“I think a lot of people are going to get COVID at Lollapalooza,” Dr. Emily Landon, executive medical director for infection prevention and control at the University of Chicago Medical Center said earlier this week. “The real problem is not so much that a bunch of young people who come into Chicago getting COVID at this event. The real problem is them taking it back to places that have very low vaccination rates."

“Lolla has let us down with respect to how vigorously they’re restricting people based on the things that they sort of initially told us (about how) ‘we’re going to be really strict’ and now it’s like they’ve lightened up quite considerably on checking vaccines and negative tests,” she added.

Lightfoot dismissed the remarks from Landon - who has previously appeared alongside the mayor to deliver updates earlier in the pandemic - as coming from "critics standing on the sidelines."

As of Thursday, many of Illinois' counties fell into either "substantial" or "high" transmission, indicated in orange and red, respectively, on the CDC's COVID data tracker map. Some counties - mostly concentrated in the northern and central regions of the state - are seeing "moderate" transmission, labeled in yellow, while just two are colored blue for "low" transmission.

Other Chicago-area counties besides Cook that are seeing "substantial" transmission includ: Will, DuPage, Kendall, McHenry, Boone, Winnebago, DeKalb, LaSalle and Grundy.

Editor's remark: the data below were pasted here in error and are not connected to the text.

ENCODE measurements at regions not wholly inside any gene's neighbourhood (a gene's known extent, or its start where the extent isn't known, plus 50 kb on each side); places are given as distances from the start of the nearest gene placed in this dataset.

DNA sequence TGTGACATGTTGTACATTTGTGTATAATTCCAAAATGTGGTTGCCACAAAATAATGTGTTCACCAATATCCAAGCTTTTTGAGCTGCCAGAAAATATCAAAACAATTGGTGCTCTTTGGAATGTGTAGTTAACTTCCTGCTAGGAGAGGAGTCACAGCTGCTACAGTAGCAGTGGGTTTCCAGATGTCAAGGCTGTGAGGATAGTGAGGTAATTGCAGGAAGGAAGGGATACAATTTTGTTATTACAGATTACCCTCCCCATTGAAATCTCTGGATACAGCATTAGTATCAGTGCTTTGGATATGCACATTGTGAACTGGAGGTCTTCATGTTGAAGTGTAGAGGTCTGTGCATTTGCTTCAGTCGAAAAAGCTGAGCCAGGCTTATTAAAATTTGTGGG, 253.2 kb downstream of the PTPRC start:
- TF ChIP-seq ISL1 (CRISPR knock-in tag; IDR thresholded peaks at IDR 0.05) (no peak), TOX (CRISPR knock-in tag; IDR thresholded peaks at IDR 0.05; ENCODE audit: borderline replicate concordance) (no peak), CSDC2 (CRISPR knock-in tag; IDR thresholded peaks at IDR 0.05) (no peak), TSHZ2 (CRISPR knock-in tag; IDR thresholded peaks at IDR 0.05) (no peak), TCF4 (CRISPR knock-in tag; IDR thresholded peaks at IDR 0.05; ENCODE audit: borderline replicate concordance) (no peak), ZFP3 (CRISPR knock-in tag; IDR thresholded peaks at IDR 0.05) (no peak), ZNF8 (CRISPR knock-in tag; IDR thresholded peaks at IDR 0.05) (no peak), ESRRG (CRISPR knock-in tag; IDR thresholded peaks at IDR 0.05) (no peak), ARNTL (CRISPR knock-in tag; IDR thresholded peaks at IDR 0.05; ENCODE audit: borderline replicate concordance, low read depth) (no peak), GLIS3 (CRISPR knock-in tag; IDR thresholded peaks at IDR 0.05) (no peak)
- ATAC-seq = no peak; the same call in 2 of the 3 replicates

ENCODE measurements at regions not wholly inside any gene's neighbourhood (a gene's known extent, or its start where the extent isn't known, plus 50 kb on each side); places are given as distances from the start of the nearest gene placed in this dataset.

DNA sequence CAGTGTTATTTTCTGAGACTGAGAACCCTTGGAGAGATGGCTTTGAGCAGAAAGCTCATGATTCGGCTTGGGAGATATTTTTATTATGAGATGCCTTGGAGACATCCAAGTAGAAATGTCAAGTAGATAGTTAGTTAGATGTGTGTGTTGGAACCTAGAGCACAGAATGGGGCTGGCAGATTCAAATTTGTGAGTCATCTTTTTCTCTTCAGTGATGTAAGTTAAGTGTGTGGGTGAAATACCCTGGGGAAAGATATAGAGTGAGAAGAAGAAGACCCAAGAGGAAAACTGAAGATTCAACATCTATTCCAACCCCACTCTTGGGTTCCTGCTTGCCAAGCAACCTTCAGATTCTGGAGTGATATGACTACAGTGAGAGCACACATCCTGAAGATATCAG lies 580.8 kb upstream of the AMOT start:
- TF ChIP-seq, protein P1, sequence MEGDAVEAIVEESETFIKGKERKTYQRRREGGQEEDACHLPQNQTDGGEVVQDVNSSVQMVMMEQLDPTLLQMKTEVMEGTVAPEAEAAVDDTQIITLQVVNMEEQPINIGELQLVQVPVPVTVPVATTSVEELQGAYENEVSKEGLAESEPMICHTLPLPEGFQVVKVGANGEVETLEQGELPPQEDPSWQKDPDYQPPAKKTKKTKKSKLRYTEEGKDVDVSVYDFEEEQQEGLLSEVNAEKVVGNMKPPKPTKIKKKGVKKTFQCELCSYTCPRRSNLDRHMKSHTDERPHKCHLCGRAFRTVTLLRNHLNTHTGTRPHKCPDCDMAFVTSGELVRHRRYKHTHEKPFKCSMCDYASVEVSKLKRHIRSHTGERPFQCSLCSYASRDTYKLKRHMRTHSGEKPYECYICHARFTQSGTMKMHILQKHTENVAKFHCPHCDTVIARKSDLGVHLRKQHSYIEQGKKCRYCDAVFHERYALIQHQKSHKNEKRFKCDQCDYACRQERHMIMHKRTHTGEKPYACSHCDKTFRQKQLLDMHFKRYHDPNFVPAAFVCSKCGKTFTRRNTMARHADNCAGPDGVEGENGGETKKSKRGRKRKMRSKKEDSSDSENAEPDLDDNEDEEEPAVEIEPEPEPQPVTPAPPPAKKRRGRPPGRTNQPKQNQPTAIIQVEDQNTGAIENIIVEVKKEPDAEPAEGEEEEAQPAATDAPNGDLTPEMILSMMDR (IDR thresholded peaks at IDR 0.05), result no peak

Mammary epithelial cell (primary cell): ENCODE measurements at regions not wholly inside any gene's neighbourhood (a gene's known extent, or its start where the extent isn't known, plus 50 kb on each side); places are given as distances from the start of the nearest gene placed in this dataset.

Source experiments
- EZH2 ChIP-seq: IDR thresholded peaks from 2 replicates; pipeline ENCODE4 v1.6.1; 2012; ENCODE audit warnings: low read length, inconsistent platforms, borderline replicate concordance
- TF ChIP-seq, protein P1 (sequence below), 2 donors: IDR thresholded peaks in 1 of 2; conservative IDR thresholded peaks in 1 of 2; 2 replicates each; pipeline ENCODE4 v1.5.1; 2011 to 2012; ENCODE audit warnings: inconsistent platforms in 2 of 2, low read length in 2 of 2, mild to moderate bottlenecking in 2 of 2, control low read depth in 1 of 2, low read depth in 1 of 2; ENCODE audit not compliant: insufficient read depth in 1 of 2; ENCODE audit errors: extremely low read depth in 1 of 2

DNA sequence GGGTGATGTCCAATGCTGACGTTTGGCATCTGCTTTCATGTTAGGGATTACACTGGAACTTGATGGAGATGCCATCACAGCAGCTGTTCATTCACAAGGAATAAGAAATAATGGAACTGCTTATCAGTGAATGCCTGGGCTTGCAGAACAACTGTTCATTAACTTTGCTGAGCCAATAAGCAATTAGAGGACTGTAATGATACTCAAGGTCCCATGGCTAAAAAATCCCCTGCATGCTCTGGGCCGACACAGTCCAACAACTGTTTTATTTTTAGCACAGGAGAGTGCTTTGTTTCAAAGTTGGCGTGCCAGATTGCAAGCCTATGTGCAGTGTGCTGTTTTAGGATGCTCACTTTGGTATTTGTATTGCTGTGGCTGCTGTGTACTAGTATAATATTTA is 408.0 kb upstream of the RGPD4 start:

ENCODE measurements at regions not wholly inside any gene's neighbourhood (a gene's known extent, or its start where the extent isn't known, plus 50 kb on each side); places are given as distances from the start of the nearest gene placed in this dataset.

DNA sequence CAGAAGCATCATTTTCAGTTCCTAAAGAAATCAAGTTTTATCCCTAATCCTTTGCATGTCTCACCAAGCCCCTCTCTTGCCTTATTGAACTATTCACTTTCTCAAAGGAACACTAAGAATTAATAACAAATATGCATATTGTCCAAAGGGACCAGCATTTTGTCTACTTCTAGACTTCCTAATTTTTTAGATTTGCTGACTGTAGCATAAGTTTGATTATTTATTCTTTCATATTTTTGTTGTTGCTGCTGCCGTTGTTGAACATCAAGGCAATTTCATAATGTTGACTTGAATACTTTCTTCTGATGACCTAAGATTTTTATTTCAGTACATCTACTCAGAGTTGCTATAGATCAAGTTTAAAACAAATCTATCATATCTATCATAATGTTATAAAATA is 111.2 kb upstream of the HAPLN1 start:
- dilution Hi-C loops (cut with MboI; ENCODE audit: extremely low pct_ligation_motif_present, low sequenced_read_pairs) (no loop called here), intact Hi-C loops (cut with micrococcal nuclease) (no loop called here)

You can find the map of each county in the U.S. and its transmission level here

More than 97% of people contracting COVID from the delta variant are unvaccinated, Lightfoot said Thursday as she encouraged residents to get the vaccine.

"Without that protection, you're playing Russian roulette," Lightfoot said. "This variant is real. It is deadly."

The CDC also said Tuesday that fully vaccinated people also "might choose to mask regardless of the level of transmission, particularly if they or someone in their household is immunocompromised or at increased risk for severe disease, or if someone in their household is unvaccinated."

The Illinois Department of Public Health said Tuesday that it is "fully adopting" the CDC's updated guidance.

IDPH also said the state will follow the CDC's new recommendations for K-12 schools, recommending universal masking indoors among teachers, staff, students and visitors to schools, regardless of vaccination status. 

"While data continues to show the effectiveness of the three COVID-19 vaccines currently authorized in the U.S., including against the Delta variant, we are still seeing the virus rapidly spread among the unvaccinated," IDPH Director Dr. Ngozi Ezike said in a statement, noting that COVID cases and hospitalizations continue to increase, especially among those who are unvaccinated against the virus.

"The risk is greater for everyone if we do not stop the ongoing spread of the virus and the Delta variant," Ezike said. "We know masking can help prevent transmission of COVID-19 and its variants. Until more people are vaccinated, we join CDC in recommending everyone, regardless of vaccination status, wear a mask indoors in areas of substantial and high transmissions, and in K-12 schools."

IDPH pointed to the CDC's data on the delta variant showing the variant is considerably more contagious than other strains and spreads more than twice as easily from person to person.

Ezike and IDPH continued to encourage Illinois residents to get vaccinated.

"According to CDC, the Delta variant is causing some vaccine breakthrough infections, but even so, most breakthrough infections are mild, and the vaccines are preventing severe illness, hospitalization, and death," IDPH said.

Illinois Gov. J.B. Pritzker also issued an order Thursday requiring that everyone who enters a state building wear a face mask regardless of vaccination status.